The birth of Kentaro Yokobori, the first newborn in 25 years in Kawakami village in Sogio district, was considered a miracle by local residents. In a quarter of a century, the village’s population dropped by more than half to 1,150 as young people moved to the cities, leaving rural areas such as agriculture, forestry, and animal husbandry facing a severe labor shortage. This situation is not unique to Japan but is widespread throughout the world.
Japan’s Prime Minister Fumio Kishida has warned that the country is on the verge of being unable to maintain its social functions due to a declining birth rate and an aging population. In 2022, Japan had the lowest number of births on record (799,728), which is only slightly more than half of the 1.5 million births recorded in 1982. Japan’s fertility rate has fallen to 1.3, well below the 2.1 required to maintain a stable population.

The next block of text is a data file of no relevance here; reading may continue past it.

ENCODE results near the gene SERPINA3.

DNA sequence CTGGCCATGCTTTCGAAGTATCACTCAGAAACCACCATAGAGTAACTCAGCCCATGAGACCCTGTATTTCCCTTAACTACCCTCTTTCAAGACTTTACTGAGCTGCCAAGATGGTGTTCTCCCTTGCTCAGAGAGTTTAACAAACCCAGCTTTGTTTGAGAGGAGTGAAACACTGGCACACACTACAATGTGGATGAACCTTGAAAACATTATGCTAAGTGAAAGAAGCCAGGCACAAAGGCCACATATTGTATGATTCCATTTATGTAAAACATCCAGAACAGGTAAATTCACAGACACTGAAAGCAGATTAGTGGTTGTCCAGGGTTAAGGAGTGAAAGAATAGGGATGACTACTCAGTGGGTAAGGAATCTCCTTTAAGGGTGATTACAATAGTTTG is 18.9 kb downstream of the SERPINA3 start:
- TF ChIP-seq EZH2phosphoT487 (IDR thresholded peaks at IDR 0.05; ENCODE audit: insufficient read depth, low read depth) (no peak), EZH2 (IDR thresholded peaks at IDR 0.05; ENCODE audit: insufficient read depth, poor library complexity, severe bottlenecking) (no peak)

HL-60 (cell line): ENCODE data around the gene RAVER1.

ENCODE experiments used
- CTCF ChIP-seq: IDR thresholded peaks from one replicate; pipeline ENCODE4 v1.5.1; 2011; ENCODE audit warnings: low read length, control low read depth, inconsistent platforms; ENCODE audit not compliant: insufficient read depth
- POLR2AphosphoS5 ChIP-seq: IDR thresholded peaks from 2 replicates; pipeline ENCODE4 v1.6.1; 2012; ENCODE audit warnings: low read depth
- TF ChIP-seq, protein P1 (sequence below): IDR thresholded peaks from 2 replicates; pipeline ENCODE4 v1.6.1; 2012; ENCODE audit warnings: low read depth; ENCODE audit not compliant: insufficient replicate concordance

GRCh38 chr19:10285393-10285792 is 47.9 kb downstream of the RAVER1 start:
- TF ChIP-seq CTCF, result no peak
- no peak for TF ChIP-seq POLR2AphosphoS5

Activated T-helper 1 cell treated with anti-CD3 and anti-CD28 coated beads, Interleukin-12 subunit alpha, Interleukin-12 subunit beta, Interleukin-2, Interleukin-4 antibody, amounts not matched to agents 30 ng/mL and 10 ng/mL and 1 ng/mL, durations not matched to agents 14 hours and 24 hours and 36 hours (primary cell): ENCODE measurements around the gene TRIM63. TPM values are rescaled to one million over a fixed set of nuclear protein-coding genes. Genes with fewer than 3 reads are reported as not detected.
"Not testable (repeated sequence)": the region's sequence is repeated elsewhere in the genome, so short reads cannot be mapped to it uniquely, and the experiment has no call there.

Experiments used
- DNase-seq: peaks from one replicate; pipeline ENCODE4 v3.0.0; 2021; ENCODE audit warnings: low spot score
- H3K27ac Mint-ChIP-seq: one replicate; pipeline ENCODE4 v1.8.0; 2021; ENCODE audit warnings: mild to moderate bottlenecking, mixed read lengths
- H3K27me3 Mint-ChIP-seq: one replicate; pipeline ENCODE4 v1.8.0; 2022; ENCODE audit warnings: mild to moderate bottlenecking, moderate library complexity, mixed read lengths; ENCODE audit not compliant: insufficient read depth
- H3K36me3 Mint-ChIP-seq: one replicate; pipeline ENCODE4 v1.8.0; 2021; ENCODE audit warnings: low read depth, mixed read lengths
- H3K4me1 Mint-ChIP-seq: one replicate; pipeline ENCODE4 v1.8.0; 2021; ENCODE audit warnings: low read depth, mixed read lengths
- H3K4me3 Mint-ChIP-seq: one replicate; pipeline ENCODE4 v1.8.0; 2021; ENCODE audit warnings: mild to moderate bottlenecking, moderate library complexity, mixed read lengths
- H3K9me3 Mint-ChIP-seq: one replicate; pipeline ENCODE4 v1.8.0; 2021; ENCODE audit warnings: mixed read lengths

In addition, deaths have exceeded births for more than a decade. Funding pensions and medical care for a growing elderly population is a challenging task for Japan’s leaders as the labor force shrinks. Busy urban lifestyles, long working hours, rising costs of living, cultural taboos, and patriarchal norms are some of the factors affecting Japan’s birth rate.
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